Abe in hospital after resignation

Doctors say 52-year-old being treated for psychological stress and exhaustion.

    Abe's sudden resignation on Wednesday rattled nerves on Japan's stock market [EPA]
    However, local media said his condition could be due to exhaustion after a trip to India and other Asian countries in August.
     
    In video


    Tony Cheng reports on the pressures that pushed Shinzo Abe from office

    Public broadcaster NHK, citing unnamed sources, said Abe has previously suffered from exhaustion and loss of appetite, and has had to go on intravenous drip.
     
    Yosano said Abe had been receiving regular checks from his personal doctor since returning from a regional summit in Australia earlier this week.
     
    "Mr Abe has an illness that could cause him to feel unwell," Yosano said.
     
    "His doctor determined that his fatigue level has reached its peak, so I think that the doctor concluded that he needed to be examined at a well-equipped hospital."
     
    Successor
     
    In the wake of Abe's departure, the ruling Liberal Democrat Party has begun moves to select his replacement.
     
    On Thursday Fukushiro Nukaga, the current finance minister, became the first contender to formally throw their hat into the ring.
     
    Abe quits

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    "I think it is a politician's responsibility and duty to face this difficult time with determination. I want to take the lead," he told party members as he declared his candidacy.
     
    Nukaga, an LDP veteran, has also held the post of defence and economics ministers, but has has twice had to resign over scandals.
     
    Another potential leading candidate is former foreign minister Taro Aso, who is the LDP's secretary-general.
     
    He is expected to announce his candidacy shortly.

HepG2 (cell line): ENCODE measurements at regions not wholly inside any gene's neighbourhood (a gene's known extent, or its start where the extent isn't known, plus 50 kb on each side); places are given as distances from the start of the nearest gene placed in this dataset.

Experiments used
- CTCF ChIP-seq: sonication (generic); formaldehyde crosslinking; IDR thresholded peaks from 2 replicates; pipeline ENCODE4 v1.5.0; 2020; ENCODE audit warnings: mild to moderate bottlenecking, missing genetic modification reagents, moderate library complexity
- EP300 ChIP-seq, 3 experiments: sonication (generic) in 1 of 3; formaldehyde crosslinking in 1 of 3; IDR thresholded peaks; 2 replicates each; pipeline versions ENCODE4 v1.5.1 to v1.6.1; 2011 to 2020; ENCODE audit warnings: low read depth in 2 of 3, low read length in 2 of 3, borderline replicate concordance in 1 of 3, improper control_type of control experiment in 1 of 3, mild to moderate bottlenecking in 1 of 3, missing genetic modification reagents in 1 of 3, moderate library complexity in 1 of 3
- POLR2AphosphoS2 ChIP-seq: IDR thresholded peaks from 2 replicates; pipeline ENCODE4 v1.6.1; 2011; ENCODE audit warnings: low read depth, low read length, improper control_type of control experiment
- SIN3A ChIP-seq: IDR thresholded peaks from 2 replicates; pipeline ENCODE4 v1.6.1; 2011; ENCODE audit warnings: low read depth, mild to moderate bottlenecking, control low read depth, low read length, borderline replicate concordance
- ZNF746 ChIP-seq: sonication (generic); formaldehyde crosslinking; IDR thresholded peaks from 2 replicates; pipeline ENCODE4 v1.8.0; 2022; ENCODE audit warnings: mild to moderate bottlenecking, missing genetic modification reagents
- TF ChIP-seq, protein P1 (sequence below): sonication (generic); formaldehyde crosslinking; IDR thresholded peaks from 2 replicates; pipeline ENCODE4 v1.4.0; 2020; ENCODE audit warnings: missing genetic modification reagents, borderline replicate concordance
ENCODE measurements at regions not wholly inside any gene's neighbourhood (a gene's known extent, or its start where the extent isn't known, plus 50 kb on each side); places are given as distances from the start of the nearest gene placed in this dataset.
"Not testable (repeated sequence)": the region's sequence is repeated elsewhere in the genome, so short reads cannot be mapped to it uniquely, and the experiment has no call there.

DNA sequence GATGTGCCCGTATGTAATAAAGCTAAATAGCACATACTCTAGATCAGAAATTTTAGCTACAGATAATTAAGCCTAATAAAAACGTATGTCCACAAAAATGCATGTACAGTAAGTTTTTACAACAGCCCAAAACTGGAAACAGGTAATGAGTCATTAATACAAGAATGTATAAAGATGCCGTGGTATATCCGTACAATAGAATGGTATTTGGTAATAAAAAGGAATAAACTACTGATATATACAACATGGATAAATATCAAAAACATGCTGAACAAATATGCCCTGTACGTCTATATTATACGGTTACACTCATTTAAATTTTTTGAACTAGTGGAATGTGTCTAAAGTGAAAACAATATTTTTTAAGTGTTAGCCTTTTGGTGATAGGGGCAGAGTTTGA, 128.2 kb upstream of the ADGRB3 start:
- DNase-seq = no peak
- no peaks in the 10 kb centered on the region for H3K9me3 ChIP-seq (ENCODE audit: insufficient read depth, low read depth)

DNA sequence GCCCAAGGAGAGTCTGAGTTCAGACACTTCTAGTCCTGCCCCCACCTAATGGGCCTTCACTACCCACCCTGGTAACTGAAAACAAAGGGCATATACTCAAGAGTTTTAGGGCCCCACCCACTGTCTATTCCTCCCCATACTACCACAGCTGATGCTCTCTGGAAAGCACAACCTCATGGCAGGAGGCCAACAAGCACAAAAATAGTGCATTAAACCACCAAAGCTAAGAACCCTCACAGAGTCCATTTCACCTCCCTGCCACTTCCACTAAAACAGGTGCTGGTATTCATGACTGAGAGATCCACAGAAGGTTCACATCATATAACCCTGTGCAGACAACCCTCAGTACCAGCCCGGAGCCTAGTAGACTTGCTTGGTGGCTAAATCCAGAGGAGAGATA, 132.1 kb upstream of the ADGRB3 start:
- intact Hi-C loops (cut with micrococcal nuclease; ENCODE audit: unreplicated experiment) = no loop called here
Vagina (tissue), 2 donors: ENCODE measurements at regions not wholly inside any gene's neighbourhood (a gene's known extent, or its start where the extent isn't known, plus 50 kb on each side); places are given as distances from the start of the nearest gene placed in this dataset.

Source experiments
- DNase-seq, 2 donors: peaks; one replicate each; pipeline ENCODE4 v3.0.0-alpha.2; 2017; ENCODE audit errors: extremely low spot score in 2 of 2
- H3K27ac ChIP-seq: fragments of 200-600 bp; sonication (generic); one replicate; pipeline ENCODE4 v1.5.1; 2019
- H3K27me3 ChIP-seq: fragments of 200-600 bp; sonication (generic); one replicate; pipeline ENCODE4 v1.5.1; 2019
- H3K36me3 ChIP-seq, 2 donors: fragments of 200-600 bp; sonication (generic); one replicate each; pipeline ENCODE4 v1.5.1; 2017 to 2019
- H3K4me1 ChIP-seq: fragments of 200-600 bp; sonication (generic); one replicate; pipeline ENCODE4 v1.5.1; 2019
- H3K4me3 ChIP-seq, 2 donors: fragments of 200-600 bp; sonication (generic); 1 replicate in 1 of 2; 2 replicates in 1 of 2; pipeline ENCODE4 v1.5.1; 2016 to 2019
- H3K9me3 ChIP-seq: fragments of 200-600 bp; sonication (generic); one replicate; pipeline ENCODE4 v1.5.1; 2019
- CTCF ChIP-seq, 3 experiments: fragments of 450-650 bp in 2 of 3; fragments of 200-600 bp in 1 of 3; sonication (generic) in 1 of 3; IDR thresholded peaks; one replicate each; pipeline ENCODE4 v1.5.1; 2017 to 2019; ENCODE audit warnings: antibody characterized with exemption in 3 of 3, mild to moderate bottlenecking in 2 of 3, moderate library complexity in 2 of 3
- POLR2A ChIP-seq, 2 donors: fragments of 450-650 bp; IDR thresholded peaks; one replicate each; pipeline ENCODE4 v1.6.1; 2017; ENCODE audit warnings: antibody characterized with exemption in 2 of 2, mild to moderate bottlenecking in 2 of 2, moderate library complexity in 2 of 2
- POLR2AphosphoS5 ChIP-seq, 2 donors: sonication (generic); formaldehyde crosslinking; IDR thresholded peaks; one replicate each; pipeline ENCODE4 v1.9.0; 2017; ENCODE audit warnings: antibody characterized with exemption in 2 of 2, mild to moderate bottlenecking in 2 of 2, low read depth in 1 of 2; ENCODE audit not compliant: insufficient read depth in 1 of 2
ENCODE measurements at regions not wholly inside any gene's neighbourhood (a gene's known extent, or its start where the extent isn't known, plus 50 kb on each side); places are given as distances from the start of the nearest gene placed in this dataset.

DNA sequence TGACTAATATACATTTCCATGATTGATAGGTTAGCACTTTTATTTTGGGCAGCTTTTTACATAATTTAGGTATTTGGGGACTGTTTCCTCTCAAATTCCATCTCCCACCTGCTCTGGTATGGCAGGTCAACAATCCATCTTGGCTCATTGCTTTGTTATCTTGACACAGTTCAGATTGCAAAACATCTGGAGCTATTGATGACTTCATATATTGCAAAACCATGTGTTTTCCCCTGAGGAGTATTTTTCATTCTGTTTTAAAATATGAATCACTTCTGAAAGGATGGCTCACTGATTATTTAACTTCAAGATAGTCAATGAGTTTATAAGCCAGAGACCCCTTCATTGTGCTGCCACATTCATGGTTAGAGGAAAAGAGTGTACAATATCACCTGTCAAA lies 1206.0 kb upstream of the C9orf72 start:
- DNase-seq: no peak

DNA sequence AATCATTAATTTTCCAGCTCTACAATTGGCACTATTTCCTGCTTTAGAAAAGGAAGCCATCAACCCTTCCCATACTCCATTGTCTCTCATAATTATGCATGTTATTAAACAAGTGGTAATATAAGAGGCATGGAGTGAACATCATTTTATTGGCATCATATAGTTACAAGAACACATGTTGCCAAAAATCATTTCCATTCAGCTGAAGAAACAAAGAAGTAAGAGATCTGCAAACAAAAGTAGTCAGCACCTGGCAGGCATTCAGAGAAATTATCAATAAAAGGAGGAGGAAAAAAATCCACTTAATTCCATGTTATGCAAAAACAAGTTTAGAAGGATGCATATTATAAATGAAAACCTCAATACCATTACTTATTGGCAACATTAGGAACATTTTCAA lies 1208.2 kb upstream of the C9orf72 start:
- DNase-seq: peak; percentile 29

Abe's popular predecessor, Junichiro Koizumi, has reportedly refused supporters' pleas to join the race.
     
    But Abe's departure has sparked growing calls for a general election to give Japanese voters a say in choosing the new government.
     
    "With the LDP government thrown into this much confusion, the voters should be asked in the proper fashion who their choice for leader is in a general election," the national Asahi newspaper said in an editorial on Thursday.
     
    "That is the only way to bring back politics based on the people's trust."
     
    The LDP has dominated Japanese politics for more than 50 years, but Al Jazeera correspondent Tony Cheng says that with Abe's departure scandal and incompetence have chipped away at the party's power.
     
    Caretaker
     
    On Thursday LDP officials are expected to approve a plan to choose a successor to Abe by the end of the month, Japanese media said.
     

    Former foreign minister Taro Aso is thought to
    be a favourite to replace Abe [EPA]

    Until then, Abe will stay as caretaker - although how that might be affected with him in hospital is not clear.
     
    Other names floated for Abe's successor include former finance minister Sadakazu Tanigaki, former chief cabinet secretary Yasuo Fukuda, as well as party heavyweight Taku Yamasaki.
     
    Abe's sudden decision to quit came less than a year in power amid a string of scandals that scuttled his plans to raise Japan's global security profile, sending his approval ratings plummeting.
     
    The wave of scandals since late last year cost him five cabinet ministers, including one who committed suicide, and sparked public anger over the mismanagement of pension records.
     
    The LDP's heavy defeat in July's upper house elections also put Abe under intense pressure.
     
    Adding to his woes were questions over a plan to extend Japan's naval mission supporting the US-led war in Afghanistan, which Abe cited as the primary reason for quitting the post.

    SOURCE: Al Jazeera and agencies


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